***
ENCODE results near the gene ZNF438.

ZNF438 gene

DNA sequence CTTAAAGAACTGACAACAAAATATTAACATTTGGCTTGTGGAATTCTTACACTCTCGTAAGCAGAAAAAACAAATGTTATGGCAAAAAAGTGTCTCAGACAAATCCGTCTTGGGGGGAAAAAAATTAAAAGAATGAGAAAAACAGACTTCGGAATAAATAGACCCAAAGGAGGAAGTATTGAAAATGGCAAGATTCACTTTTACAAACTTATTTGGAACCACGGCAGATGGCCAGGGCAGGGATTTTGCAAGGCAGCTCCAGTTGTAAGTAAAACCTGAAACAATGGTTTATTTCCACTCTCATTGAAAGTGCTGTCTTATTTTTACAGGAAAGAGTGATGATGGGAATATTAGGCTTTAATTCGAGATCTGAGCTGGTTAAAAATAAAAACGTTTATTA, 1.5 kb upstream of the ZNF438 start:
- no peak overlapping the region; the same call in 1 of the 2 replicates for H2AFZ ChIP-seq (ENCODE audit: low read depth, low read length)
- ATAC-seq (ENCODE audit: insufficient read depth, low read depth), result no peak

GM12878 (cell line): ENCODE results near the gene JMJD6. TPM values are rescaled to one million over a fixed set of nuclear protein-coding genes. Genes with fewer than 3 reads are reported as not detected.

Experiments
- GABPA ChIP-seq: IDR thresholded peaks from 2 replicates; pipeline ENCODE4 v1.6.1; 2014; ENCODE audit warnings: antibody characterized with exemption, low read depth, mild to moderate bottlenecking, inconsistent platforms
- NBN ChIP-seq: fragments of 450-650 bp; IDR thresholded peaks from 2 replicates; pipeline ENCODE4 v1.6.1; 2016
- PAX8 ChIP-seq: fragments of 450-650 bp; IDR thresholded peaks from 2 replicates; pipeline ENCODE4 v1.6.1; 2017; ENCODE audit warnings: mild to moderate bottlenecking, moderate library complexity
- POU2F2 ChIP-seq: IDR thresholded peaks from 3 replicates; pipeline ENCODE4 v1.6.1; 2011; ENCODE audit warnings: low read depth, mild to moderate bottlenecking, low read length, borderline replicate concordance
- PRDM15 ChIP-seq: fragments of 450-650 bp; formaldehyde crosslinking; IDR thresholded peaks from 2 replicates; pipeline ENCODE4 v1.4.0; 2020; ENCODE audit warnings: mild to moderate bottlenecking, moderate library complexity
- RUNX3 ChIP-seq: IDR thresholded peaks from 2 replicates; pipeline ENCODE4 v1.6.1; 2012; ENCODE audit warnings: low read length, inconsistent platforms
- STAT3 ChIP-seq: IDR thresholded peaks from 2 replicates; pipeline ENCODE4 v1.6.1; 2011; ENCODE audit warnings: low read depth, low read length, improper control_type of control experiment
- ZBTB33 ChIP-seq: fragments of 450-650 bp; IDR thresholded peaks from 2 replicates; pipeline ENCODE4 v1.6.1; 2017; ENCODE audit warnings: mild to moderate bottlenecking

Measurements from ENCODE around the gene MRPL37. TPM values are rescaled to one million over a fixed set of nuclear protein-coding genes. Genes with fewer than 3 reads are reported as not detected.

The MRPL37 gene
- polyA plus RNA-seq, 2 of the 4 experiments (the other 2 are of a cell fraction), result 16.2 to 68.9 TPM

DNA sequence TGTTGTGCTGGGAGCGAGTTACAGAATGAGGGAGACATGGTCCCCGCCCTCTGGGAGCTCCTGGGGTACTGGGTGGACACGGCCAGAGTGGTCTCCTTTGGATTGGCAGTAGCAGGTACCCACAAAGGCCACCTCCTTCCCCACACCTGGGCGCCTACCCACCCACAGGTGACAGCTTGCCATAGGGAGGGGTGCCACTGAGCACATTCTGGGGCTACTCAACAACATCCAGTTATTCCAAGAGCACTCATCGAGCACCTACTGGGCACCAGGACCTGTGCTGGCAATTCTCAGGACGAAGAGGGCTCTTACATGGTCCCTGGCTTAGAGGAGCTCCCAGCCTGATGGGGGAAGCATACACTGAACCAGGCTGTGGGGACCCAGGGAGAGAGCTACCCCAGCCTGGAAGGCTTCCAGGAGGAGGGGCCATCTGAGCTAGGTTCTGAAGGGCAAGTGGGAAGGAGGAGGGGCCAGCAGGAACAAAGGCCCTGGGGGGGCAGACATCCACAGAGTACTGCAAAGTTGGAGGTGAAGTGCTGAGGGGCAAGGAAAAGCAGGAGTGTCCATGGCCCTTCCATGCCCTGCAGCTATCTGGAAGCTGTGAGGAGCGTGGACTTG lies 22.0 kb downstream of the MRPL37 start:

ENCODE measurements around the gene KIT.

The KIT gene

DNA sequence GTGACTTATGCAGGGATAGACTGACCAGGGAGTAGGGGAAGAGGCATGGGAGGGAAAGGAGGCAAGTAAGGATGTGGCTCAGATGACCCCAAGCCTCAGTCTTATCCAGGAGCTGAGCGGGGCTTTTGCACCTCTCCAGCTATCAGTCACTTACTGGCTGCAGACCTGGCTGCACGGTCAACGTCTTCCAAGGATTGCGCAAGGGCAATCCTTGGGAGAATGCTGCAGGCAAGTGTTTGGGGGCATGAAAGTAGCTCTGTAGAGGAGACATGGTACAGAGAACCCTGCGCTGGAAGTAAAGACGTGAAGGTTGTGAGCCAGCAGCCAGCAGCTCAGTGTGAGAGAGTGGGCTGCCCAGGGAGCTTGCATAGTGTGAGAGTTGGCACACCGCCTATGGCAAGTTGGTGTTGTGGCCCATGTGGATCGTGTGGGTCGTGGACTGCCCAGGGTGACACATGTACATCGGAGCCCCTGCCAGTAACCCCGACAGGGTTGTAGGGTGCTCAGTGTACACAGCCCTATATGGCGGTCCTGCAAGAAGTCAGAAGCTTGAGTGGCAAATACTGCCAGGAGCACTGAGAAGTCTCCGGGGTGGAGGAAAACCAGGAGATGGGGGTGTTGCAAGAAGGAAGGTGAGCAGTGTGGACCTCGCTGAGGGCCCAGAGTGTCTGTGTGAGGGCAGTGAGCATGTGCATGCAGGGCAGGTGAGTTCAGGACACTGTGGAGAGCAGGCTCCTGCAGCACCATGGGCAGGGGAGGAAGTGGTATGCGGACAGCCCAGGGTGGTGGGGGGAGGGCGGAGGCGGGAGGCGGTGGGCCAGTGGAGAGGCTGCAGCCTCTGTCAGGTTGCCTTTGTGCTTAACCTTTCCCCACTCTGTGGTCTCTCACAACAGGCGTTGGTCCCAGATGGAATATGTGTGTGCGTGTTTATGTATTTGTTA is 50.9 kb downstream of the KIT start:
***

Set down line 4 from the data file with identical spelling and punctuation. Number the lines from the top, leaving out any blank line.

- no peak overlapping the region; the same call in 1 of the 2 replicates for H2AFZ ChIP-seq (ENCODE audit: low read depth, low read length)